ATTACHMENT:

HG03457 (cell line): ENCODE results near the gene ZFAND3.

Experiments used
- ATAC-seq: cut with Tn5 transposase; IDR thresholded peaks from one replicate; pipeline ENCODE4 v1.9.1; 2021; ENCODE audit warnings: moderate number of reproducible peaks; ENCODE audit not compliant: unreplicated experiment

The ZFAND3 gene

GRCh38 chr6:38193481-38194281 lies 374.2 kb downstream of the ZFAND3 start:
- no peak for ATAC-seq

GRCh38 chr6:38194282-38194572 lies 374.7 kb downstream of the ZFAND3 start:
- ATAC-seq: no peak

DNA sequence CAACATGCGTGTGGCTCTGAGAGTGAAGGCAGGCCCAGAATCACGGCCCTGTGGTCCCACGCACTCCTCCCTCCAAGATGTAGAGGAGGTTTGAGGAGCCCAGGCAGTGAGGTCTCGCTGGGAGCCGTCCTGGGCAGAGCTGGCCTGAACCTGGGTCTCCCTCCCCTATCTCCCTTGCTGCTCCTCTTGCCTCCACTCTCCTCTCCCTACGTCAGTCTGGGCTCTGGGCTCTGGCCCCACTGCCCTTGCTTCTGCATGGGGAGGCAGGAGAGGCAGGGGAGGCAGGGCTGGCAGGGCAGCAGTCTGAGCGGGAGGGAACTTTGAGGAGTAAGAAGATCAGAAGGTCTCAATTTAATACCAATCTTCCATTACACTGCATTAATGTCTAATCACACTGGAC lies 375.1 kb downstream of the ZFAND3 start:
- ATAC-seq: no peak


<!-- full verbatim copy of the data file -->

HG03457 (cell line): ENCODE results near the gene ZFAND3.

Experiments used
- ATAC-seq: cut with Tn5 transposase; IDR thresholded peaks from one replicate; pipeline ENCODE4 v1.9.1; 2021; ENCODE audit warnings: moderate number of reproducible peaks; ENCODE audit not compliant: unreplicated experiment

The ZFAND3 gene

GRCh38 chr6:38193481-38194281 lies 374.2 kb downstream of the ZFAND3 start:
- no peak for ATAC-seq

GRCh38 chr6:38194282-38194572 lies 374.7 kb downstream of the ZFAND3 start:
- ATAC-seq: no peak

DNA sequence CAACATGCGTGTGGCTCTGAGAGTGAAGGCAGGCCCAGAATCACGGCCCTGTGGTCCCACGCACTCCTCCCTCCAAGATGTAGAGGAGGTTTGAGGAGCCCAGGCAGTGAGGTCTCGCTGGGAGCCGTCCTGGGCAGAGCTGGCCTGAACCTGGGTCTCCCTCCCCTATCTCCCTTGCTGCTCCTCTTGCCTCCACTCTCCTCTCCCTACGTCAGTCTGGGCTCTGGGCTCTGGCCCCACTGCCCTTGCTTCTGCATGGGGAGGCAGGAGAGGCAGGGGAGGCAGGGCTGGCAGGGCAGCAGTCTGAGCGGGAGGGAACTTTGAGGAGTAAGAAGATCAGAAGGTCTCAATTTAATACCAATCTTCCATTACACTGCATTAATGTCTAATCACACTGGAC lies 375.1 kb downstream of the ZFAND3 start:
- ATAC-seq: no peak